Of the three most economically important genera to be described, Commiphora has one of the most diverse species populations. It can be a tree or shrub with smooth bark of various colors that are found to peel easily. The inflorescence are either paniculate or solitary and in clusters with 4 greenish to yellow petals. Ovaries are made of 3 locules with 2 ovules in each. The drupe fruit produces a single stone and seed (Eggi, 2002). Figure 3-3 shows Commiphora campestris.

Plant Geography
The Burseraceae family is most widespread in tropical America, northwest Africa, and Malaysia. Four genera are known to grow in Panama: Bursera, Protium, Tetragastris, and Trattinnickia (Woodson and Porter, 1970). Commiphora grow ideally in arid zones across sub-Saharan Africa, dominating over 1.6 million square kilometers of the Acacia-Commiphora woodlands in East Africa (Weeks and Simpson, 2007). Commiphora’s major distribution is over Africa, Madagascar, India, and South America. Evidence by fossil calibration and molecular phylogenies suggests that Bursera and Commiphora spread from west to east across Laurasia through the North Atlantic boreotropical corridor. Figure 4-1 shows a Commiphora myrrha tree in the arid North African Sahara. Evidence also suggests that Bursera tonkinensis was transferred from North America to Asia and expanded westward through Africa (Weeks and Simpsons, 2007). Figure 4-2 shows the occurrence of Burseraceae across the world.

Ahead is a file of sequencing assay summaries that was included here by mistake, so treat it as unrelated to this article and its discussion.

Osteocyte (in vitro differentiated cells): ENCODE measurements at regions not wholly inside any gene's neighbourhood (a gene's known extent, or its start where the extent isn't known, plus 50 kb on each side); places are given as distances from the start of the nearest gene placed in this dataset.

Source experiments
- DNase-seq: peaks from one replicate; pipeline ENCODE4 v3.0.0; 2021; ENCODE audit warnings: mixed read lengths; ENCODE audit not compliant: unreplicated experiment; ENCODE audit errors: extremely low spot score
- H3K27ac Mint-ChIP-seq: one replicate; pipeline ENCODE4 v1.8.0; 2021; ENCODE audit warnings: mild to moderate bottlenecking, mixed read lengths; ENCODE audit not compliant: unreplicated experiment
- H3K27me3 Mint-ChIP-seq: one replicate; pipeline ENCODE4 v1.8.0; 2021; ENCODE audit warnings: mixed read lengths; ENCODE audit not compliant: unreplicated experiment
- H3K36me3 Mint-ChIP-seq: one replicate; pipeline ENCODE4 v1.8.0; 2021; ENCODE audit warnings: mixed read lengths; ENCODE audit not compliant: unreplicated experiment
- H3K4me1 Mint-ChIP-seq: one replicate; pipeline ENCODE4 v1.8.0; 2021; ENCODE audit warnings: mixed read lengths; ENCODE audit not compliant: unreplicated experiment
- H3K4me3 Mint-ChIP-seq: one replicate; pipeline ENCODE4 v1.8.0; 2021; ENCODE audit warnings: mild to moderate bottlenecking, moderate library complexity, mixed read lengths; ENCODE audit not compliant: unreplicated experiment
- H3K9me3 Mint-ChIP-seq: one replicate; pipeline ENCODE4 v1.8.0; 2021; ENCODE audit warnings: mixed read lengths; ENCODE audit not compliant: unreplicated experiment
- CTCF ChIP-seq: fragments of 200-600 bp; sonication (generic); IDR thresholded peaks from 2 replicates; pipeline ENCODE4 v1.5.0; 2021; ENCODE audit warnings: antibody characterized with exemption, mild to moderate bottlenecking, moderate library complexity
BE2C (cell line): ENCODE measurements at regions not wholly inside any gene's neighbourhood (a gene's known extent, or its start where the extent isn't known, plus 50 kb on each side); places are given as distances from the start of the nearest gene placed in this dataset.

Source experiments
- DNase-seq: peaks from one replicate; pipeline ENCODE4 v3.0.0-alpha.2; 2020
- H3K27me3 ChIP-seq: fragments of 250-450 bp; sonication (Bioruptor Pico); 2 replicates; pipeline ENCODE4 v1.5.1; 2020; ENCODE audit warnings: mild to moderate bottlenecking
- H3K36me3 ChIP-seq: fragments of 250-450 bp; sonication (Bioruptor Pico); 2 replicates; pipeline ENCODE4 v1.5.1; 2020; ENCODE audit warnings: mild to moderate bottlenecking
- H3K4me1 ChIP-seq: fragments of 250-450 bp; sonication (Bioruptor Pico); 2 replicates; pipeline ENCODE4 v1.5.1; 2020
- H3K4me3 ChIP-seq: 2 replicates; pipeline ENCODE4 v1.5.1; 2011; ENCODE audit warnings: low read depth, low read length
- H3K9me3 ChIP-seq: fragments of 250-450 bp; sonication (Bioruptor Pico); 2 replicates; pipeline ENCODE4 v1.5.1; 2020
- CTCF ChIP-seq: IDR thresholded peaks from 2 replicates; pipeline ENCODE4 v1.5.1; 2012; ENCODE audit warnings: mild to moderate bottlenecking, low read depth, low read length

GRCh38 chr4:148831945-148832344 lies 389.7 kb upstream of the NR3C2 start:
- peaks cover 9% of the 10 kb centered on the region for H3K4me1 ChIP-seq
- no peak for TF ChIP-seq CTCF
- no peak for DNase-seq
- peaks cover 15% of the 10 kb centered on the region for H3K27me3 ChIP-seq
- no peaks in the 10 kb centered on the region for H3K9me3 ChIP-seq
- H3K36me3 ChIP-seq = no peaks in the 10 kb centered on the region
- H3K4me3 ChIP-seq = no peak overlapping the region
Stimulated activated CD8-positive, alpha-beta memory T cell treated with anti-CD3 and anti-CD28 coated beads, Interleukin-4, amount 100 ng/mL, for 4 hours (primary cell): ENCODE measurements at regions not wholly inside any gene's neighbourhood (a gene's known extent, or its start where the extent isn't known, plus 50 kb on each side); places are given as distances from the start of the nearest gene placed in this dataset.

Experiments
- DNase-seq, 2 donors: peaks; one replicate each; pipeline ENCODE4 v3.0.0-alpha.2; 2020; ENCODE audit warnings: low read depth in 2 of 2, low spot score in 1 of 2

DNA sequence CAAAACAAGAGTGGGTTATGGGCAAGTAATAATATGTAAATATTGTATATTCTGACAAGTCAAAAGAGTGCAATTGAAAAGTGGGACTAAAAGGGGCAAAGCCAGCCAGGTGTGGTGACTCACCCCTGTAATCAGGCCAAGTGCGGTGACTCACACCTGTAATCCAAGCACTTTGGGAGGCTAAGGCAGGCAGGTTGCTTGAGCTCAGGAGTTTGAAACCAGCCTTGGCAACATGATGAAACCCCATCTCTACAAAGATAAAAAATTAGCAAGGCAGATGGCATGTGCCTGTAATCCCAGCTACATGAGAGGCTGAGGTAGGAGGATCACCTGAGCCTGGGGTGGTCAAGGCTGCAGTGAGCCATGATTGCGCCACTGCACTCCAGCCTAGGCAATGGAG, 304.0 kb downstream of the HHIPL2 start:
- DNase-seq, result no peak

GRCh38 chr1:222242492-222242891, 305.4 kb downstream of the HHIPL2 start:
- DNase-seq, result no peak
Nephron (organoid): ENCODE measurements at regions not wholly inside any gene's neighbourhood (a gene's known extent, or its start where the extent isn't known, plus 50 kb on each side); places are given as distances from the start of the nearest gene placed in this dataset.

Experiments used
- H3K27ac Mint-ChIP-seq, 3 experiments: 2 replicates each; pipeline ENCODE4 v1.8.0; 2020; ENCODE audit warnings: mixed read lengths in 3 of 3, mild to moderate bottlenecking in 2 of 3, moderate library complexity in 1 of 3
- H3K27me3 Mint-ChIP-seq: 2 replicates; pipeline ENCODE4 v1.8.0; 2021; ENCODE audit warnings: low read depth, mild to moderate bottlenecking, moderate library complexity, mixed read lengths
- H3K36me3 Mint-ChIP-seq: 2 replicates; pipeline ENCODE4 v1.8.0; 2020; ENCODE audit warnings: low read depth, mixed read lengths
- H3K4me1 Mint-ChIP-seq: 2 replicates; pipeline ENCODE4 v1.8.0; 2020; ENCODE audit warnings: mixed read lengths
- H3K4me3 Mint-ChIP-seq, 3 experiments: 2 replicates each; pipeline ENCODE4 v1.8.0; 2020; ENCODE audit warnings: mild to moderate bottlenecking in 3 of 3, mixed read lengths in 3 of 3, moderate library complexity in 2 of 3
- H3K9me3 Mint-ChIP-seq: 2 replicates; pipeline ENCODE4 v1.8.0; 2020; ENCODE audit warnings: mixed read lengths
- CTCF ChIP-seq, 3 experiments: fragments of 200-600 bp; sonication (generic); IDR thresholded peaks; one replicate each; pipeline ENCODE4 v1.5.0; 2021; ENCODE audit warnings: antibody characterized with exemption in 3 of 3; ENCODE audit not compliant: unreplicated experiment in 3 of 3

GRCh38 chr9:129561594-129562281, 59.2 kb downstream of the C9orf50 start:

The Protieae are found primarily in South America, while the Canarieae tribe are found primarily in Malesia (Harley, Song, and Banks, 2005). Cultivators have found that Arizona provides sufficient arid climate to grow Bursera fagaroides var. elongata and Bursera microphylla (Salywon, 1999). The popular Frankincense genera Boswellia, includes species of Boswellia sacra which are known for their essential oil distilleries in Oman and Yemen. Boswellia carteri from Somalia and Boswellia serrate from India and China are also common frankincense resinous trees (Suhail and Wu, 2011).